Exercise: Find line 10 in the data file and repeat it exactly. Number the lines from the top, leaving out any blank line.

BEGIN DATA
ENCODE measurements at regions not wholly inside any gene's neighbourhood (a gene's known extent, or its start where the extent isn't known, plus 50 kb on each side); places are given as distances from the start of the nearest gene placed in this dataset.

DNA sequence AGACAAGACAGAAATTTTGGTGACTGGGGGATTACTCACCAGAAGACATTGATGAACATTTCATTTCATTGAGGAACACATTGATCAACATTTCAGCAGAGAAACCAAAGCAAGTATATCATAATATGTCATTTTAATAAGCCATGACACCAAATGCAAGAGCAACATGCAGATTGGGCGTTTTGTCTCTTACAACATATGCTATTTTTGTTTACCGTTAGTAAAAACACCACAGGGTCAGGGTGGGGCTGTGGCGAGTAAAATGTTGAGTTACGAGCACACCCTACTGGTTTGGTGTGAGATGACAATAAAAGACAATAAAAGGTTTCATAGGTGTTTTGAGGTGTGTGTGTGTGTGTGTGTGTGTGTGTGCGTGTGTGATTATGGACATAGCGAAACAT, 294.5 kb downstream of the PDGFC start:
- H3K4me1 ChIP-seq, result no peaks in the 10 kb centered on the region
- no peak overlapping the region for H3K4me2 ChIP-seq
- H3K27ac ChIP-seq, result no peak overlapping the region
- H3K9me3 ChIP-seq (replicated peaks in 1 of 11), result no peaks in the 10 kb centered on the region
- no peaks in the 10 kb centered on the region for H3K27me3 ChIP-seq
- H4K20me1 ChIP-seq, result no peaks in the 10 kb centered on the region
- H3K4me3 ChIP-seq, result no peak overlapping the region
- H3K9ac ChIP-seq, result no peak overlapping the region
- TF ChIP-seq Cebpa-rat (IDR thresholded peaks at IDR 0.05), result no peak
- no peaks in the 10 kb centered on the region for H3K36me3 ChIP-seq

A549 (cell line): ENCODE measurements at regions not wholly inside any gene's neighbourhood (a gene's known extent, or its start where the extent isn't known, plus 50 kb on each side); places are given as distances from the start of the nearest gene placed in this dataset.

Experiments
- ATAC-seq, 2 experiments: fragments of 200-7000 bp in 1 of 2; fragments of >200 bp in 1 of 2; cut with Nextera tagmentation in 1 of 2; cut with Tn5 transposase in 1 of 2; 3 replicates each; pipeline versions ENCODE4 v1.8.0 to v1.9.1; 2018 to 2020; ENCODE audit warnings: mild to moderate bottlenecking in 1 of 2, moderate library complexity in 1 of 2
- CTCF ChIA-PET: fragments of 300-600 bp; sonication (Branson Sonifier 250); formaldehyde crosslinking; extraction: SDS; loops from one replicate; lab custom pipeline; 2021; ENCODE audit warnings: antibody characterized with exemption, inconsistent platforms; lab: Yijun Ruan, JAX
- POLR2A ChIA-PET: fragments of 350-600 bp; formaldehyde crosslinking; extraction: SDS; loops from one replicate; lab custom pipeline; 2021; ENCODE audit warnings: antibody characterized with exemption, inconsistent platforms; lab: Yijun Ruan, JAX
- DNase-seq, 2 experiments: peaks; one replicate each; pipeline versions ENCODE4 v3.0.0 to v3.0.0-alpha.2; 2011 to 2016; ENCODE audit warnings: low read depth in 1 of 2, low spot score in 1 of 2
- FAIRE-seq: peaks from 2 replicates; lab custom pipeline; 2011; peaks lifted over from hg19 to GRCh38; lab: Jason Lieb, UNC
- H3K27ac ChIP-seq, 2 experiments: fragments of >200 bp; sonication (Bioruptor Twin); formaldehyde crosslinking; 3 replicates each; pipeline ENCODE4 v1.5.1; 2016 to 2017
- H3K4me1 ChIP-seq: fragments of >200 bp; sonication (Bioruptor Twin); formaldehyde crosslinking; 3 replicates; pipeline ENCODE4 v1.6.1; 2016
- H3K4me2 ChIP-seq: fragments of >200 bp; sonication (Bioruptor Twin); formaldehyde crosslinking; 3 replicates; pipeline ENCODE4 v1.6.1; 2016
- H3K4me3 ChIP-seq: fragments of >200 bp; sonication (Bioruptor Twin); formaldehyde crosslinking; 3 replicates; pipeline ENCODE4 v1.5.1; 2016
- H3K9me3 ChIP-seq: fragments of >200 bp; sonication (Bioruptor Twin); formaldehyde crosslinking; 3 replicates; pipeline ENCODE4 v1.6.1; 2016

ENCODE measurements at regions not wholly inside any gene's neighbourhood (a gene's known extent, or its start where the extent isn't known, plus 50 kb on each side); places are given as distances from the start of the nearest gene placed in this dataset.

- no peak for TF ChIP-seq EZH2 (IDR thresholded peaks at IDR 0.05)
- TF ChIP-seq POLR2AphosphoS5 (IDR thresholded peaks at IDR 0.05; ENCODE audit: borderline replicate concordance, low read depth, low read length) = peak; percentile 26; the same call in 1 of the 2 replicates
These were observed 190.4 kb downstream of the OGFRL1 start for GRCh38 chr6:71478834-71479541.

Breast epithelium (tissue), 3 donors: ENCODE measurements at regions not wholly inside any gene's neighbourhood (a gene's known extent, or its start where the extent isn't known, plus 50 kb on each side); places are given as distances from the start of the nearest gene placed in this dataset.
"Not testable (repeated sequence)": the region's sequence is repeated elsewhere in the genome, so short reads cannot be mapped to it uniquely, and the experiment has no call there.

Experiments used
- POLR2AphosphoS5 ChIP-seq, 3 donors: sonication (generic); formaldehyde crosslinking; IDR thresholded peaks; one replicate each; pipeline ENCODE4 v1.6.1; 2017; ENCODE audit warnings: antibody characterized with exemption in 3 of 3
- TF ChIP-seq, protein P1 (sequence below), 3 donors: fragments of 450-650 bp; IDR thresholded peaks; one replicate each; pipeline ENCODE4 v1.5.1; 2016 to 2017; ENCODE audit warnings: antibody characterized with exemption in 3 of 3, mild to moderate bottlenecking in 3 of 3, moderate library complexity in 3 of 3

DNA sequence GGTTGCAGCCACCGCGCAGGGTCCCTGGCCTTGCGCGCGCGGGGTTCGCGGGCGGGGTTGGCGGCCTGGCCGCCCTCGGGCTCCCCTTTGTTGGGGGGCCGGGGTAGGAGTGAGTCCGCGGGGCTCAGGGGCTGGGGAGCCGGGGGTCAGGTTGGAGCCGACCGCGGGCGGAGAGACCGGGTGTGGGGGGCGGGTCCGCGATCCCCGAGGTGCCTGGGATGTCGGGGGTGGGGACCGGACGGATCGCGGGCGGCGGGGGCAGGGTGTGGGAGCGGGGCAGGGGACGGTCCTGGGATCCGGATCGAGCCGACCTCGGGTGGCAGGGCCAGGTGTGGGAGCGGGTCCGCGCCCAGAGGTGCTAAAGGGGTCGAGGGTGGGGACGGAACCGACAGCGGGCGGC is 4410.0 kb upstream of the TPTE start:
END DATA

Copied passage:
- H3K9ac ChIP-seq, result no peak overlapping the region